Drug traffickers are targeting cruise liners to smuggle cocaine from the Caribbean and South America to Europe, the Serious Organised Crime Agency and the UK Border Agency have warned.
They claim there is growing evidence criminals are placing drug couriers on board and attempting to corrupt crew.
Staff and travel agents have been given a list of tell-tale signs, they added.
The warning comes as four Bulgarians and four Lithuanians are due to be sentenced at Canterbury Crown Court.
UKBA officers found 35kg of cocaine sewn into body suits in cabins occupied by those being sentenced when they searched the MSC Orchestra - which had docked at Dover en-route to Amsterdam from Brazil - on 6 May 2010.
Soca and the UKBA said couriers placed on board by organised criminals have the potential to "smuggle multi-kilo loads of cocaine or heroin".
Soca executive director Brad Jones said: "Organised crime groups will always attempt to take advantage of legitimate business for their own ends, so Soca works closely with industry to restrict the opportunities available to them.
"By warning the cruise and travel industries of potential signs of criminal exploitation, we can stop ships from being an attractive form of ready-made transportation for drug traffickers ."
Cruises have become increasingly popular with UK holiday makers over recent years, now accounting for one-in-10 package holidays.
Advice offered to the industry includes paying close attention to passengers who book last minute and pay in cash.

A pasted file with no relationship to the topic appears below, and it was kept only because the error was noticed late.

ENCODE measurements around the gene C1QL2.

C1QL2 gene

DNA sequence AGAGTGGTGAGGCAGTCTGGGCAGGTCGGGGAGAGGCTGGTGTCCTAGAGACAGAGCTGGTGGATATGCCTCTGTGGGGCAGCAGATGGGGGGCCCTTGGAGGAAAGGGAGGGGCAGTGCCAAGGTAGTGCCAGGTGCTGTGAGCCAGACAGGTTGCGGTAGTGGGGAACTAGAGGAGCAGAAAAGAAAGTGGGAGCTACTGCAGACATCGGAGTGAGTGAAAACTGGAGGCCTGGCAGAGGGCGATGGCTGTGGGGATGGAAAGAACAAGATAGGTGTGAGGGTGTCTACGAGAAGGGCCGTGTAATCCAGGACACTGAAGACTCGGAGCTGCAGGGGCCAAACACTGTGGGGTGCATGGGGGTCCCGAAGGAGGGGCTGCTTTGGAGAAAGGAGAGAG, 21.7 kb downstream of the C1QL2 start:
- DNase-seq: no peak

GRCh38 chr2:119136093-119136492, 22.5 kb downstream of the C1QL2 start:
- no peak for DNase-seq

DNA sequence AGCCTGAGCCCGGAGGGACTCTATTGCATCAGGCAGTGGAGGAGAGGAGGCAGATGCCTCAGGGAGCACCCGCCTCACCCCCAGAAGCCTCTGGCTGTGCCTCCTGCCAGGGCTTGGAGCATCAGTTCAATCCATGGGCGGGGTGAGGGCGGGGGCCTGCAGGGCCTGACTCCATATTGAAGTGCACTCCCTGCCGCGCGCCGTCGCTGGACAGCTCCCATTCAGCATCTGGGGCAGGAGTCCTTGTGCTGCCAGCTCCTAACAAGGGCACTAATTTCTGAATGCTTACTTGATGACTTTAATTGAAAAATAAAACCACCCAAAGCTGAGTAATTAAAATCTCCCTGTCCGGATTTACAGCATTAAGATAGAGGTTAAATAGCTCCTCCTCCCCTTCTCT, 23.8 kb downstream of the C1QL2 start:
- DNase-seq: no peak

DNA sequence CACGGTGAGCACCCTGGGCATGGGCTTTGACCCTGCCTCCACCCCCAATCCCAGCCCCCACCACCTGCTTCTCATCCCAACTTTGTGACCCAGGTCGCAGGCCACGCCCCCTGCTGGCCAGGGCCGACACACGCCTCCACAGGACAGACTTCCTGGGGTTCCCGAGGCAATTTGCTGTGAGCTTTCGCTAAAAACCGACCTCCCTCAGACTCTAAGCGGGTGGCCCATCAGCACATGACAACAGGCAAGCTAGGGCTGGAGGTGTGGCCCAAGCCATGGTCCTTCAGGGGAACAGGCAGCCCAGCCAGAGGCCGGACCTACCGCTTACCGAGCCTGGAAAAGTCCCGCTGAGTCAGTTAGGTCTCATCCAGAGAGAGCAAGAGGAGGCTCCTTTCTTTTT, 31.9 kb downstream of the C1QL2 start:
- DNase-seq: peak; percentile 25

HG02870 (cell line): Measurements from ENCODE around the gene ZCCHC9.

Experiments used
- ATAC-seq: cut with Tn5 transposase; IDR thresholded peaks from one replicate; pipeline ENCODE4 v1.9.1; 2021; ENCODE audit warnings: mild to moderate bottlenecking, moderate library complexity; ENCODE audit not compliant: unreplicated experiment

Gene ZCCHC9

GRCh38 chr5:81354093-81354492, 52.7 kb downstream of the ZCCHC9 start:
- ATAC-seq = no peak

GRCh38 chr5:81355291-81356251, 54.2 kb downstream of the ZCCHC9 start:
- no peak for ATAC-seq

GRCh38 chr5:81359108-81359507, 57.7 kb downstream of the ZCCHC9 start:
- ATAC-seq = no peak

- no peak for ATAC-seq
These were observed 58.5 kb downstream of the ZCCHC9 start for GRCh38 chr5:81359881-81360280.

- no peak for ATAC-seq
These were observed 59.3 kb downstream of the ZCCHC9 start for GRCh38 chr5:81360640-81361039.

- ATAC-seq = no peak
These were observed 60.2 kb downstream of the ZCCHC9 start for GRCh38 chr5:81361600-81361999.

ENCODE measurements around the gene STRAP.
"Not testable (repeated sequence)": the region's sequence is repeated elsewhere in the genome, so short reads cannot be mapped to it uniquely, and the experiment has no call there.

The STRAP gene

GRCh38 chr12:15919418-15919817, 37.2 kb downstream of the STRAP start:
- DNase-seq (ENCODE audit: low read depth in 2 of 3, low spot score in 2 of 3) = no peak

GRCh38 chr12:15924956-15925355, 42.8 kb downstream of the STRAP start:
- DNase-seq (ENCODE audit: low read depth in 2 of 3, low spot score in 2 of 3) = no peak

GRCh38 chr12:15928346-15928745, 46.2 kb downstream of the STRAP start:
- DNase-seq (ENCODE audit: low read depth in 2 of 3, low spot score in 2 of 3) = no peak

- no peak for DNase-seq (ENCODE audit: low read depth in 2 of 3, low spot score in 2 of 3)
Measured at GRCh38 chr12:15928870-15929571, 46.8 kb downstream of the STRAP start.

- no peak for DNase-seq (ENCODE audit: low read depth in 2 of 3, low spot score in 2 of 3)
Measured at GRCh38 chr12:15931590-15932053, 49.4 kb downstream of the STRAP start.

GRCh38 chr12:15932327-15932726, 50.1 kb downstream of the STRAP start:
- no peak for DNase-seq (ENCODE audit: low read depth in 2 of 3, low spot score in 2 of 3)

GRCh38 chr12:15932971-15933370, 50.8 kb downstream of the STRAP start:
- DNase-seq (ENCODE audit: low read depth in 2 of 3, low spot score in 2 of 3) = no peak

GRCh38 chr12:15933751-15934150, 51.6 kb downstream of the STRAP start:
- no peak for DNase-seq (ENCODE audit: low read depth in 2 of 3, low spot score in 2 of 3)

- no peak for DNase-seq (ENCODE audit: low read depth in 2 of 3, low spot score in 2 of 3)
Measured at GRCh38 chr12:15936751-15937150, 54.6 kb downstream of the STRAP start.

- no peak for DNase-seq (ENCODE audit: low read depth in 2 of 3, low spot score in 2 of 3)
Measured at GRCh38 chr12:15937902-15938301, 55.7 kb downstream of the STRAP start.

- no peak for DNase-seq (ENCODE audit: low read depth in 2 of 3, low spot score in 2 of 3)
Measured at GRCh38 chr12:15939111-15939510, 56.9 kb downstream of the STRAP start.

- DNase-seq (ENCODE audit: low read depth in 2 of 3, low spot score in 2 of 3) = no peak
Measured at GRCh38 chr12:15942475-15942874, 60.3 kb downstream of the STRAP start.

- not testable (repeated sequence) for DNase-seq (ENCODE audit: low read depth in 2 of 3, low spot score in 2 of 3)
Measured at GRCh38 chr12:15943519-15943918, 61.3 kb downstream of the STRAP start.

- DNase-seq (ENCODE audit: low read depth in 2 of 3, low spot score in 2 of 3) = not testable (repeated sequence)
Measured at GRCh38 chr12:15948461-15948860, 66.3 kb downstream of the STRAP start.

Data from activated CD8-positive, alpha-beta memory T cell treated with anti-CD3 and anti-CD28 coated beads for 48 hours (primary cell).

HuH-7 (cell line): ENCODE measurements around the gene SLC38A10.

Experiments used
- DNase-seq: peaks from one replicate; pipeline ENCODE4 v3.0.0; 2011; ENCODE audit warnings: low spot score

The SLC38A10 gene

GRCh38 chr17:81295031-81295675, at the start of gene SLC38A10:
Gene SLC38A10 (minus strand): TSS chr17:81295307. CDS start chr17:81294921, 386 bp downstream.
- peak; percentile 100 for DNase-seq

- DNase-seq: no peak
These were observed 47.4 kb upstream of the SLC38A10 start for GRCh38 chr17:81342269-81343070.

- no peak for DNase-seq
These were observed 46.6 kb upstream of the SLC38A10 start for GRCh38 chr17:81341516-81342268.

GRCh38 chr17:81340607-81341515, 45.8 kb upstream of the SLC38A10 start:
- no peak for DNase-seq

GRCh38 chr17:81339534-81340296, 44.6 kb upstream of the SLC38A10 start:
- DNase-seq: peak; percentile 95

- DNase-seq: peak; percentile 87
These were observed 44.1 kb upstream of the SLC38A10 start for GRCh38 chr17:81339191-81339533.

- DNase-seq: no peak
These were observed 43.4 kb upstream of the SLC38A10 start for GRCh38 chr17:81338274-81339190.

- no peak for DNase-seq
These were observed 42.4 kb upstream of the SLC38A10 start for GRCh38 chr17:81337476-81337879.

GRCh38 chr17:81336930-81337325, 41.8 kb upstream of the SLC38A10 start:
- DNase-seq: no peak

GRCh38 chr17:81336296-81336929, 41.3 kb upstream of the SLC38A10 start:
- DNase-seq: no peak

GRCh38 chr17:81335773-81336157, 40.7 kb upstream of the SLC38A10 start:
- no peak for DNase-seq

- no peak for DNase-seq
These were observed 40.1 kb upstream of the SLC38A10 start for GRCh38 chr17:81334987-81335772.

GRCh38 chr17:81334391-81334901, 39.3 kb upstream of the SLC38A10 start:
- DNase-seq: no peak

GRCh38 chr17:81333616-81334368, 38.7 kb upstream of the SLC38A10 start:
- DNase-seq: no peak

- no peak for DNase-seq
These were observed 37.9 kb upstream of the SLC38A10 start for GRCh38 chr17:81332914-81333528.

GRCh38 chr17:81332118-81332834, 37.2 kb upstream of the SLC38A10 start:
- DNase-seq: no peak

Those that choose not to engage in on-board activity, or do not appear to fit in with the other passengers - such as younger passengers on a cruise targeted at the over-50s - should also be scrutinised, they said.
They have have also advised staff to be on the look out for crew who attempt to access areas of the ship not associated with their job.
In May 2010, two unemployed Spanish men were jailed for 12 years each following a failed attempt to smuggle 33kg of cocaine through Southampton.
Tanasu De Jesus Quevedo-Ojeda, 28, and Oliver Vidal Hernandez, 27, had boarded the Black Watch cruise liner in Peru and were due to remain with the ship as it travelled to the Canary Islands via Southampton.
They were arrested as they disembarked the ship at Southampton on 27 March.
The cocaine was concealed inside leggings worn beneath their trousers and they had been paid to deliver to the UK, Gran Canaria and Tenerife.
7 January 2011 Last updated at 03:28 GMT
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